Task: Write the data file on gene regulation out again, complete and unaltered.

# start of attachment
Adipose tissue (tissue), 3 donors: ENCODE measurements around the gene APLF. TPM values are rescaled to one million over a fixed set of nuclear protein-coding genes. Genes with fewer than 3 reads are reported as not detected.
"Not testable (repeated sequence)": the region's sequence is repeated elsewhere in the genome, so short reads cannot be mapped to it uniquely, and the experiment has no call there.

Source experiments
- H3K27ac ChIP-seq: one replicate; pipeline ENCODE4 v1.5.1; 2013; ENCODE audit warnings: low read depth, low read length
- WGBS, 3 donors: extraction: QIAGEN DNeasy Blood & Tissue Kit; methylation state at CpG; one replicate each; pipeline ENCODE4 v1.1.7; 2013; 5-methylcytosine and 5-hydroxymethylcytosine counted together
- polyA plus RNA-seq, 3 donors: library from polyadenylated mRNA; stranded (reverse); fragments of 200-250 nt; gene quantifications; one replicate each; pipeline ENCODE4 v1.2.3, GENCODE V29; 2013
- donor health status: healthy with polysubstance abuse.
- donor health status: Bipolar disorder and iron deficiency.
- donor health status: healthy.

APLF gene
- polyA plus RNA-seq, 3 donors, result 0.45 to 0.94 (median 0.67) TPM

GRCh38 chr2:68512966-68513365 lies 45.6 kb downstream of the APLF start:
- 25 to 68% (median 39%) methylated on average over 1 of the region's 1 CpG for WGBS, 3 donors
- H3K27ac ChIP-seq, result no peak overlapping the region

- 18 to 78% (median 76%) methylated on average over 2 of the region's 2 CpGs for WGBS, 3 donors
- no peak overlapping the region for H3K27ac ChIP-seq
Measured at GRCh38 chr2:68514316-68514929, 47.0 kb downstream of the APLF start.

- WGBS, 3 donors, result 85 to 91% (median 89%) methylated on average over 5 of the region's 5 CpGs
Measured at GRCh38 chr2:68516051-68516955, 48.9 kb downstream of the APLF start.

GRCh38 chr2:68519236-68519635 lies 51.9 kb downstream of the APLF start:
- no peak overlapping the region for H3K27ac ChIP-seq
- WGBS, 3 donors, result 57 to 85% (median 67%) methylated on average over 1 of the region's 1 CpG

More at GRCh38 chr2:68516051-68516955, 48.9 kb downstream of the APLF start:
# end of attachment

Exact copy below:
Adipose tissue (tissue), 3 donors: ENCODE measurements around the gene APLF. TPM values are rescaled to one million over a fixed set of nuclear protein-coding genes. Genes with fewer than 3 reads are reported as not detected.
"Not testable (repeated sequence)": the region's sequence is repeated elsewhere in the genome, so short reads cannot be mapped to it uniquely, and the experiment has no call there.

Source experiments
- H3K27ac ChIP-seq: one replicate; pipeline ENCODE4 v1.5.1; 2013; ENCODE audit warnings: low read depth, low read length
- WGBS, 3 donors: extraction: QIAGEN DNeasy Blood & Tissue Kit; methylation state at CpG; one replicate each; pipeline ENCODE4 v1.1.7; 2013; 5-methylcytosine and 5-hydroxymethylcytosine counted together
- polyA plus RNA-seq, 3 donors: library from polyadenylated mRNA; stranded (reverse); fragments of 200-250 nt; gene quantifications; one replicate each; pipeline ENCODE4 v1.2.3, GENCODE V29; 2013
- donor health status: healthy with polysubstance abuse.
- donor health status: Bipolar disorder and iron deficiency.
- donor health status: healthy.

APLF gene
- polyA plus RNA-seq, 3 donors, result 0.45 to 0.94 (median 0.67) TPM

GRCh38 chr2:68512966-68513365 lies 45.6 kb downstream of the APLF start:
- 25 to 68% (median 39%) methylated on average over 1 of the region's 1 CpG for WGBS, 3 donors
- H3K27ac ChIP-seq, result no peak overlapping the region

- 18 to 78% (median 76%) methylated on average over 2 of the region's 2 CpGs for WGBS, 3 donors
- no peak overlapping the region for H3K27ac ChIP-seq
Measured at GRCh38 chr2:68514316-68514929, 47.0 kb downstream of the APLF start.

- WGBS, 3 donors, result 85 to 91% (median 89%) methylated on average over 5 of the region's 5 CpGs
Measured at GRCh38 chr2:68516051-68516955, 48.9 kb downstream of the APLF start.

GRCh38 chr2:68519236-68519635 lies 51.9 kb downstream of the APLF start:
- no peak overlapping the region for H3K27ac ChIP-seq
- WGBS, 3 donors, result 57 to 85% (median 67%) methylated on average over 1 of the region's 1 CpG

More at GRCh38 chr2:68516051-68516955, 48.9 kb downstream of the APLF start: